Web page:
How to Help Kids Weather Catastrophic Events

Children can be deeply affected by natural disasters like hurricanes, and their caregivers need to know the signs, says child trauma researcher
September 18, 2017

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As the nation recovers from hurricanes Harvey and Irma, the only two Category 4 Atlantic storms to hit the United States in the same year, it’s important not to overlook some of the most vulnerable victims: children.

Even when they don’t exhibit obvious signs of stress, children of all ages are vulnerable to long-term negative effects from experiencing or even hearing about large-scale natural disasters, according to Jessica Dym Bartlett, J92, AG93, AG12, senior research scientist at the nonprofit research organization Child Trends. In the wake of events like Harvey and Irma, Bartlett said, caregivers should watch for subtle signs of distress and take steps to make sure children receive the reassurance and care they need to recover. 

“If they have the right supports in place, kids who go through these experiences can really have healthy, productive lives, and are in no way doomed to a negative future,” she said.

Bartlett received bachelor’s, master’s, and doctoral degrees in child study and human development at Tufts, as well as a master’s degree in social work from Simmons College, and worked for more than a decade as a child and family psychotherapist, early childhood mental health consultant, and adoption placement worker for abused and neglected children. At Child Trends, she conducts applied research on child welfare, child trauma, and childhood adversity, identifying factors that contribute to resilience among young children and their families.

Tufts Now: How do children react differently to natural disasters compared to adults?

Jessica Dym Bartlett: Hurricanes and other natural disasters pose unique challenges for children, who are especially vulnerable—physically as well as psychologically—to those kinds of large-scale events.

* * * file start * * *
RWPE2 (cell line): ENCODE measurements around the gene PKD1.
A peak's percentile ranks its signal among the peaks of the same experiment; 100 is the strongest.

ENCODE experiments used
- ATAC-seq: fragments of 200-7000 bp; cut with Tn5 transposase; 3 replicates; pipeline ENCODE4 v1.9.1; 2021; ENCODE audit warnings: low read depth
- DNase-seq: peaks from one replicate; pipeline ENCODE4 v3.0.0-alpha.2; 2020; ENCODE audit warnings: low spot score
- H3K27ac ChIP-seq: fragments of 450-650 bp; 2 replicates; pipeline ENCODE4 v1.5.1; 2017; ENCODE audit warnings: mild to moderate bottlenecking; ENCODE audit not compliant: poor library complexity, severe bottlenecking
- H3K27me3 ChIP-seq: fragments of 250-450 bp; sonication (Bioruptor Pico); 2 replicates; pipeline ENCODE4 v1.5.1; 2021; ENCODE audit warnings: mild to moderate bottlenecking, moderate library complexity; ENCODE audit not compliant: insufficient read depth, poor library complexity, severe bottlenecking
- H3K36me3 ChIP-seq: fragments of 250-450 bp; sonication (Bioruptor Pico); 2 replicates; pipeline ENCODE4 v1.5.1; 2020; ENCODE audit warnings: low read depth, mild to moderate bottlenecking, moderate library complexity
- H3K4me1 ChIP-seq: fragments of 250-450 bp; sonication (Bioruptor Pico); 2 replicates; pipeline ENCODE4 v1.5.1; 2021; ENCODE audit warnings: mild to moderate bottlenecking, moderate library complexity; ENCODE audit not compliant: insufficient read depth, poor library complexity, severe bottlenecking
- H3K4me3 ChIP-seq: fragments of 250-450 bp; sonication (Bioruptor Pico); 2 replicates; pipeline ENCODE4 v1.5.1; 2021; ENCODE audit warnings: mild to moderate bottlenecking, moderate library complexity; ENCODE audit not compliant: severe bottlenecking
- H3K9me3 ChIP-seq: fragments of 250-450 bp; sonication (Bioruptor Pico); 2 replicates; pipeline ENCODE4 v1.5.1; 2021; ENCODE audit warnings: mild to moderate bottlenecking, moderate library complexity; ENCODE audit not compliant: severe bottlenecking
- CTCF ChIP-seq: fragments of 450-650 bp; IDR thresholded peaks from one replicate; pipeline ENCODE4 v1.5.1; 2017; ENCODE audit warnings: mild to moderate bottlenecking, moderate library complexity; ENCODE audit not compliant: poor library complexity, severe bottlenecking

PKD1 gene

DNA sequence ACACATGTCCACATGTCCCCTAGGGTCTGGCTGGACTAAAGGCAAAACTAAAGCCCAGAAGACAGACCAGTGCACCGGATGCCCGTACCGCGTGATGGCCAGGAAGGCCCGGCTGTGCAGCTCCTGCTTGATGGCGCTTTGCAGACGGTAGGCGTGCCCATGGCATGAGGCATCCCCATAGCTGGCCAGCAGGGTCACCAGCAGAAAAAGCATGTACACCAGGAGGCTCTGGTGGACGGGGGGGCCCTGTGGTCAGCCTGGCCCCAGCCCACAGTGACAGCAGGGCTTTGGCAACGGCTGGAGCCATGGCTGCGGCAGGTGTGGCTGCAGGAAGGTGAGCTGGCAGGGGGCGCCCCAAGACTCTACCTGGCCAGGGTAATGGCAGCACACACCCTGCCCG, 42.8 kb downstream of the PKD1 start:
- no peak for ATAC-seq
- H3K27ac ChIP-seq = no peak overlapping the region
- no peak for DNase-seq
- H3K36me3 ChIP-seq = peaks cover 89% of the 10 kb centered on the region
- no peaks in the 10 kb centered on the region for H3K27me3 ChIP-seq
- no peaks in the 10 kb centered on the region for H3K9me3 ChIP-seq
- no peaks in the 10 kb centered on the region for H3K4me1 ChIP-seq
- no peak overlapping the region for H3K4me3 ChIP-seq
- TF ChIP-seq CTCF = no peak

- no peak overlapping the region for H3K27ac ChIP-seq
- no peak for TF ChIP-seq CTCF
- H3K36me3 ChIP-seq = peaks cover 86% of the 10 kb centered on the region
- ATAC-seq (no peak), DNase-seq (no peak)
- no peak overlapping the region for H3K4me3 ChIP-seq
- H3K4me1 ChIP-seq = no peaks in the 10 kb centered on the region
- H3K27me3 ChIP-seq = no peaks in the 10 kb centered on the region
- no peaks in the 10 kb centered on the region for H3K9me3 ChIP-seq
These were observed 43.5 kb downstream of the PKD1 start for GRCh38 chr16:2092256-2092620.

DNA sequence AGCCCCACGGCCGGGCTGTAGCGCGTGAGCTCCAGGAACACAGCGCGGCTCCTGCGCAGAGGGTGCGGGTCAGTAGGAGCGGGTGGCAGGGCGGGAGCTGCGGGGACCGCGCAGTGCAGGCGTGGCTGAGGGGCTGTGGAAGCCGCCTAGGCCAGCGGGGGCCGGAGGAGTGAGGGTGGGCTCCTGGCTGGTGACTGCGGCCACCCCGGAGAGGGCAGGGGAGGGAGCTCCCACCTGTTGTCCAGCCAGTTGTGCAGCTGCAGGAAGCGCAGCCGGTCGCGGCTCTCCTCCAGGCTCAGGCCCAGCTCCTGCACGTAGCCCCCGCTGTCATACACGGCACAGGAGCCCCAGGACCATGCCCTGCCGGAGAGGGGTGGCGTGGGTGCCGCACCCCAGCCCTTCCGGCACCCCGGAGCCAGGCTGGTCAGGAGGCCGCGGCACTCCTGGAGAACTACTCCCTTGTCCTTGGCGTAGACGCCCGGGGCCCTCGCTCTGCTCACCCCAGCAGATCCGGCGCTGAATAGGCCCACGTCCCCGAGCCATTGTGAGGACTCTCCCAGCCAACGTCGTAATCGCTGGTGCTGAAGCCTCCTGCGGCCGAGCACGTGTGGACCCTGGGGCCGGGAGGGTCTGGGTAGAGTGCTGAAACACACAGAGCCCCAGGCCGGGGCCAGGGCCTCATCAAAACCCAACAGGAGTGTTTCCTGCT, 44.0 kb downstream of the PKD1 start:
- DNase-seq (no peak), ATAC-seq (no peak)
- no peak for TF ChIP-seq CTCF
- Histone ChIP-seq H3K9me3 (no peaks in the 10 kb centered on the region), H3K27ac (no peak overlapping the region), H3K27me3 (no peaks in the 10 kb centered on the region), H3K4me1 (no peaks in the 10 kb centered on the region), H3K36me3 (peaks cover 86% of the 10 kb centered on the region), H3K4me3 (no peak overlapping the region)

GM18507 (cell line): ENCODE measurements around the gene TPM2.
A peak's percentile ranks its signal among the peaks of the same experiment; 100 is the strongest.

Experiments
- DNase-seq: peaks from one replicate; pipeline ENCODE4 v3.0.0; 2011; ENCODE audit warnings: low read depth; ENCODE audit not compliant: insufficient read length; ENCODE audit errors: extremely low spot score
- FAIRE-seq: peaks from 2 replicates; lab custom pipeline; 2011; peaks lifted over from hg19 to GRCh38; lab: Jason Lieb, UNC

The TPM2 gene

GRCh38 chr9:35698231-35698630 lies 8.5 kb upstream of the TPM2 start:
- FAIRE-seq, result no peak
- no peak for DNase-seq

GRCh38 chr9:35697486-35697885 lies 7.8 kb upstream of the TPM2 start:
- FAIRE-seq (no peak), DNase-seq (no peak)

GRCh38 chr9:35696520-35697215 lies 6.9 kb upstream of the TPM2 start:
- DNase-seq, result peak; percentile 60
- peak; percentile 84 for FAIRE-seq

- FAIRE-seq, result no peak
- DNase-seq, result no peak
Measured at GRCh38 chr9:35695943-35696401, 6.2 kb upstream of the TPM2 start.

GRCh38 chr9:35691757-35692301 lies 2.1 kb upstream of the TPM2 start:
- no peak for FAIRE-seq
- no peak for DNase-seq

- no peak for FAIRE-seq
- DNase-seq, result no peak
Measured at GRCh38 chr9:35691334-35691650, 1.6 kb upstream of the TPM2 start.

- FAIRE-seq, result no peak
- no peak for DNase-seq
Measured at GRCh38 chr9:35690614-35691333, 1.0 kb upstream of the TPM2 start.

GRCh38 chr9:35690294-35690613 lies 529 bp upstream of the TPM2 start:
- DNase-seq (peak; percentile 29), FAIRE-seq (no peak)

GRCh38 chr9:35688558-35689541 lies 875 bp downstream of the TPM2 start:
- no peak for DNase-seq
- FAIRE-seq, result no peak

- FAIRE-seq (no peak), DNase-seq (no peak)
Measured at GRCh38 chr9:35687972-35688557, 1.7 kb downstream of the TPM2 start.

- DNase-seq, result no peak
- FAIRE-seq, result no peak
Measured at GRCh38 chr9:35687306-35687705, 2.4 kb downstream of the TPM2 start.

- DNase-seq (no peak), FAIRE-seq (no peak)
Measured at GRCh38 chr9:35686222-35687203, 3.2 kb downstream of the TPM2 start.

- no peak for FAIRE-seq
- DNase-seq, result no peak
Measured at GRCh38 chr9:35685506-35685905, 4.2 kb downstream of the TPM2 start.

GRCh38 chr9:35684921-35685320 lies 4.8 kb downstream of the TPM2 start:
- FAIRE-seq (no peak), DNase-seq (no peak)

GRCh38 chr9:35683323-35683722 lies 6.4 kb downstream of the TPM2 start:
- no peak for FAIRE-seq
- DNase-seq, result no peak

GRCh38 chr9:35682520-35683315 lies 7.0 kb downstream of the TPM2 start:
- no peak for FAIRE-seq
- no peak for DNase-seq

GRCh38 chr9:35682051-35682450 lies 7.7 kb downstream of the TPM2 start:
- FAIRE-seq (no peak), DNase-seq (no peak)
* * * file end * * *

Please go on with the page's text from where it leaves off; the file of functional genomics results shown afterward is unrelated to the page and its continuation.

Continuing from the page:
“Research on resilience shows that having a nurturing, responsible caregiver is the most powerful buffer against the negative effects of adverse experiences, including natural disasters such as hurricanes,” said Jessica Dym Bartlett.The common misconception is “Oh, they’re too young to understand,” particularly for infants and toddlers. But just because they can’t verbalize what they’re seeing, hearing, and feeling, and may not fully understand, doesn’t mean it’s not affecting them in a major way. I think we oversimplify by saying that kids bounce back and are resilient because they’re young.

Science tells us otherwise. Early experiences like this actually affect the functions of the brain and stress response, and are related to all sorts of mental health difficulties. Children are at a higher risk than adults for developing PTSD and depression after these events.

What kinds of reactions should caregivers watch out for following natural disasters?

It’s important to understand that you might see a lot of different behaviors, including ones not seen before, and that kids can look just fine and happy one moment, and another moment start having a difficult time. Sometimes there’s a trigger, sometimes not, which can be confusing for many adults.

Sleeping and eating problems are pervasive across all ages, from children to adolescents to adults. But other depressive symptoms look different in young kids. Infants and toddlers, in particular, may cry more or be difficult to console, or have separation anxiety. One sign of post-traumatic stress is regressing—for example, if kids are losing their toilet training, when they had mastered this skill before.